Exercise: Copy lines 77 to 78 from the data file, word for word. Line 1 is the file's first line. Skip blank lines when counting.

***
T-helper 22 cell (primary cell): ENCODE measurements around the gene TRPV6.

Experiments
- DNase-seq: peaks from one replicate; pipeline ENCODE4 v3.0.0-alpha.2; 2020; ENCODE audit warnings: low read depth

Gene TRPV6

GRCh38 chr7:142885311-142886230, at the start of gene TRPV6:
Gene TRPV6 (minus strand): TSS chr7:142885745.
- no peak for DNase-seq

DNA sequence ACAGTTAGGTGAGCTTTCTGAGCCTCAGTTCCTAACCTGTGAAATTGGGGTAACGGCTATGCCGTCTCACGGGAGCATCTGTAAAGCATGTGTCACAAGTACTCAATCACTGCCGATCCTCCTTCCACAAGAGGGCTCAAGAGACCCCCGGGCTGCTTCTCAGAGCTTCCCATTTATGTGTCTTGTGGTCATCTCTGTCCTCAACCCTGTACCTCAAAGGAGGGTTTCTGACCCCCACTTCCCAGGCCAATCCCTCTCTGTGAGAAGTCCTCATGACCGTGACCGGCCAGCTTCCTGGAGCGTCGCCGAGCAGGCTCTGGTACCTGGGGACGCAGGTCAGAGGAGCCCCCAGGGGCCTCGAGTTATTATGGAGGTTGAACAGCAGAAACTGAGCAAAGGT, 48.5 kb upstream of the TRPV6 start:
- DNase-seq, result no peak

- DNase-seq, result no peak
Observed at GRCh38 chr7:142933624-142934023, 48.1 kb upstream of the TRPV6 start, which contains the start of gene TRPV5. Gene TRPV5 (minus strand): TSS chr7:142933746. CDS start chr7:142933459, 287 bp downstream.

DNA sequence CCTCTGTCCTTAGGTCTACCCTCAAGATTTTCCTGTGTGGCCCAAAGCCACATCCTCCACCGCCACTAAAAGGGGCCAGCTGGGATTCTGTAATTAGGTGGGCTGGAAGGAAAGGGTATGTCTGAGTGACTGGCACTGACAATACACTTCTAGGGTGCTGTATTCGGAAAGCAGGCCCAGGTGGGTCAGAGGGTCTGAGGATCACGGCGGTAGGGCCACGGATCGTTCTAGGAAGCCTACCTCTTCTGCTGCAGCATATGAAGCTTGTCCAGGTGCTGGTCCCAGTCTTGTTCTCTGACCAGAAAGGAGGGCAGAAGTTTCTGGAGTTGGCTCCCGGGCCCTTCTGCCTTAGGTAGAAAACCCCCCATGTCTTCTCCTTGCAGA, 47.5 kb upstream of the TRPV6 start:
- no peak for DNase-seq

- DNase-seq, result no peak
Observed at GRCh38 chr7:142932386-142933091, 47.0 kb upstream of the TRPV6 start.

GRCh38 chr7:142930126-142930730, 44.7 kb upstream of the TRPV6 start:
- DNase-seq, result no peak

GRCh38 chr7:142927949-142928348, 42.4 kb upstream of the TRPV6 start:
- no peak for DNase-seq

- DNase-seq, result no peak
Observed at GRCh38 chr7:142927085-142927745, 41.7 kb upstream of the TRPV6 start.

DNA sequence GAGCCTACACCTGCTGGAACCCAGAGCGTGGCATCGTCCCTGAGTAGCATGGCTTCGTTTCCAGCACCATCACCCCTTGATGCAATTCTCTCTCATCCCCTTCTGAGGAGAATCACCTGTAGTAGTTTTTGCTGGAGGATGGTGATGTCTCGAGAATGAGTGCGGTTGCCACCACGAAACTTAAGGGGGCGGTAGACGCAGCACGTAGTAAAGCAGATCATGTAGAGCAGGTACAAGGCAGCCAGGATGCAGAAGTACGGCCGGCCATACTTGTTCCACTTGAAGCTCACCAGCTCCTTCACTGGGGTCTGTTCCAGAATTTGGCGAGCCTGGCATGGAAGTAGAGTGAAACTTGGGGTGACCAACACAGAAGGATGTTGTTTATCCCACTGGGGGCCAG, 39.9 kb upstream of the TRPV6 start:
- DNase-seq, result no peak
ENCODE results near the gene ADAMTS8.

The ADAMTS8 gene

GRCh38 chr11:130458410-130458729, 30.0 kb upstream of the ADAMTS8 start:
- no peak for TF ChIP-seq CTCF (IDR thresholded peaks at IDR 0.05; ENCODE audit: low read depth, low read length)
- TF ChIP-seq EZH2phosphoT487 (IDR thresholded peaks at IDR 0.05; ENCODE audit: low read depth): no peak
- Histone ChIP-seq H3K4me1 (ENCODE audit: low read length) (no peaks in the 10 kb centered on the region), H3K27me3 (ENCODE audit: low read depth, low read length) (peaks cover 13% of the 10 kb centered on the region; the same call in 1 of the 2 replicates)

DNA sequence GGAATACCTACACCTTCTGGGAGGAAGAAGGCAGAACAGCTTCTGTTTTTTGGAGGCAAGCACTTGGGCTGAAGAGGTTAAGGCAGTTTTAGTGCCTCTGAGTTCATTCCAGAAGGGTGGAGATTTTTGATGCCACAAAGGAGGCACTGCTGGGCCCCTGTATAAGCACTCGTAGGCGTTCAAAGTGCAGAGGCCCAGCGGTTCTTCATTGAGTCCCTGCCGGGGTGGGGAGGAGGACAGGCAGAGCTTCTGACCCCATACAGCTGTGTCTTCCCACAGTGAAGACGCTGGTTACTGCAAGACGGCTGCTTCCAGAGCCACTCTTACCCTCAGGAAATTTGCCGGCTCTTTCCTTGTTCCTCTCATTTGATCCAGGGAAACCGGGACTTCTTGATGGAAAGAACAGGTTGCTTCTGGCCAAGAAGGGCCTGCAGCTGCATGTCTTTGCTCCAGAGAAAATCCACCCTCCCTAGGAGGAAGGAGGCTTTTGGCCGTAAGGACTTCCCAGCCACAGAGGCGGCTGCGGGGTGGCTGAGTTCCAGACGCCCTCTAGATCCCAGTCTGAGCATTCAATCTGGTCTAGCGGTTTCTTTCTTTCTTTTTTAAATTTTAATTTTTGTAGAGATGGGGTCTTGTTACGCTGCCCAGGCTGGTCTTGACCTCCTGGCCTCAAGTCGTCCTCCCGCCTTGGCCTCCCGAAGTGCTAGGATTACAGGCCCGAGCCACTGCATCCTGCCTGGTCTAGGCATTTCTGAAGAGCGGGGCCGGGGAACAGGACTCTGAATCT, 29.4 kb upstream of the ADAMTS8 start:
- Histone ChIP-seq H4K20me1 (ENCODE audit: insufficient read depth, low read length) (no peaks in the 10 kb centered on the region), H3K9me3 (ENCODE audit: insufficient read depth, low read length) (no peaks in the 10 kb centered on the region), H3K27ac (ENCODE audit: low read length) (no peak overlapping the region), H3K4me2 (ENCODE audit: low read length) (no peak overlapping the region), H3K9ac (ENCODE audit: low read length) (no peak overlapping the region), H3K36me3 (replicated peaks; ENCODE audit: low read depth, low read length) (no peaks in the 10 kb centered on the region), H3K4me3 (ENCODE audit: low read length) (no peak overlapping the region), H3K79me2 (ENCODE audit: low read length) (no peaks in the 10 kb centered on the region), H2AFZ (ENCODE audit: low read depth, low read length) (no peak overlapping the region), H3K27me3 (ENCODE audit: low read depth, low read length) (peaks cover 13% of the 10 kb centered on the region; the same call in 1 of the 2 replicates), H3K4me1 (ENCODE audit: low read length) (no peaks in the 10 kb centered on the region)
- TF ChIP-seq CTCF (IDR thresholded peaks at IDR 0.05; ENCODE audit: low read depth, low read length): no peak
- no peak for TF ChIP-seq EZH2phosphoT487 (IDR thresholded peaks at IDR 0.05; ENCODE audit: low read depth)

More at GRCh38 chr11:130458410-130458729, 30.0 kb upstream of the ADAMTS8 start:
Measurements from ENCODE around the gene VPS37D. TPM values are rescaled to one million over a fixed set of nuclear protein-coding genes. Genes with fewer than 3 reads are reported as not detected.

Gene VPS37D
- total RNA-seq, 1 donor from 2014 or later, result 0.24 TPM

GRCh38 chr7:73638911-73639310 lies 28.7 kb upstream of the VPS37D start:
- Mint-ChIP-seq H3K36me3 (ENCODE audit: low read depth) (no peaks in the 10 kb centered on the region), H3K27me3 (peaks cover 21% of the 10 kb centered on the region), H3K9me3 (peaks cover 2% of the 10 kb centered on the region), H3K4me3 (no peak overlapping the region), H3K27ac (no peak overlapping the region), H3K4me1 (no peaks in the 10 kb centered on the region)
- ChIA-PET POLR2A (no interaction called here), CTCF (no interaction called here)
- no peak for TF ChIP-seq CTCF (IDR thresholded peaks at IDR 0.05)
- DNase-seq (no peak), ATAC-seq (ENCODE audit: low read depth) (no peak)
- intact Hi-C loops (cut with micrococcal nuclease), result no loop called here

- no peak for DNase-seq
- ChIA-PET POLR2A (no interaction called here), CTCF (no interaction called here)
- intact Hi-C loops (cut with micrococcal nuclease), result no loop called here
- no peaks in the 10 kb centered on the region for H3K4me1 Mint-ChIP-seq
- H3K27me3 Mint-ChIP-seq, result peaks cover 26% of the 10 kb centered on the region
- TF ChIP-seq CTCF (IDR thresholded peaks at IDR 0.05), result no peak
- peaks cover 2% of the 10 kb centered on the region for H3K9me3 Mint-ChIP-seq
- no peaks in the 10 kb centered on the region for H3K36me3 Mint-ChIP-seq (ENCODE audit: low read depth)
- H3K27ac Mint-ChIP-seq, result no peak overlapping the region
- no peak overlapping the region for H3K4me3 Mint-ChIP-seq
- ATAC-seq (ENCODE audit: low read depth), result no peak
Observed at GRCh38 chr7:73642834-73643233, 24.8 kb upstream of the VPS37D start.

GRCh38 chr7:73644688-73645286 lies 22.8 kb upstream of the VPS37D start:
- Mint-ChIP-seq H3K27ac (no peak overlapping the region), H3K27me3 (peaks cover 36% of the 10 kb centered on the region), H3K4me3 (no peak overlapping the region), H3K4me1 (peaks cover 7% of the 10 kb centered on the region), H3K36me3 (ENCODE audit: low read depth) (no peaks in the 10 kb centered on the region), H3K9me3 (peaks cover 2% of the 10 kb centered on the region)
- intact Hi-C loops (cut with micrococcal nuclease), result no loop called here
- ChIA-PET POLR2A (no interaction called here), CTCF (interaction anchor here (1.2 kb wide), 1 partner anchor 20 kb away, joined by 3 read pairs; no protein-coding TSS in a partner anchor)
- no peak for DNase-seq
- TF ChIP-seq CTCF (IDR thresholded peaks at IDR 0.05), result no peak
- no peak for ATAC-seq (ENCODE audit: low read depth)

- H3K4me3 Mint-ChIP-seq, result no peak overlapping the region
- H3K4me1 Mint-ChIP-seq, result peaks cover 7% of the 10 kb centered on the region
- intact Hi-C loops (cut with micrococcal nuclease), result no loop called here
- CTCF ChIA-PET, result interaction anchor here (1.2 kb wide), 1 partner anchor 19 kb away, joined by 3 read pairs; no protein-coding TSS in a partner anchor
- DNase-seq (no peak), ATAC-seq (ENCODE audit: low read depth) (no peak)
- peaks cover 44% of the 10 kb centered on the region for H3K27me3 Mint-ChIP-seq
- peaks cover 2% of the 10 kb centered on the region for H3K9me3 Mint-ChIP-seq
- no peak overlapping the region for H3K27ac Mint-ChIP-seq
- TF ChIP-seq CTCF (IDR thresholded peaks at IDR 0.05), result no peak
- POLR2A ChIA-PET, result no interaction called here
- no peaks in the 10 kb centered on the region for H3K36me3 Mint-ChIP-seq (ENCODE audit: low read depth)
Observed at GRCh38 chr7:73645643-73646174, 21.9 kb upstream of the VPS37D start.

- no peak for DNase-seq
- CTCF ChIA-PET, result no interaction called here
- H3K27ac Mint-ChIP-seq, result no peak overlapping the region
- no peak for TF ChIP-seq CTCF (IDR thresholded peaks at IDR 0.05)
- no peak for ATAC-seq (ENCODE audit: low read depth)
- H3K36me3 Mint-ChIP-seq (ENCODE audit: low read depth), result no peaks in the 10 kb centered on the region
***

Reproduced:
- H3K27ac Mint-ChIP-seq, result no peak overlapping the region
- no peak for TF ChIP-seq CTCF (IDR thresholded peaks at IDR 0.05)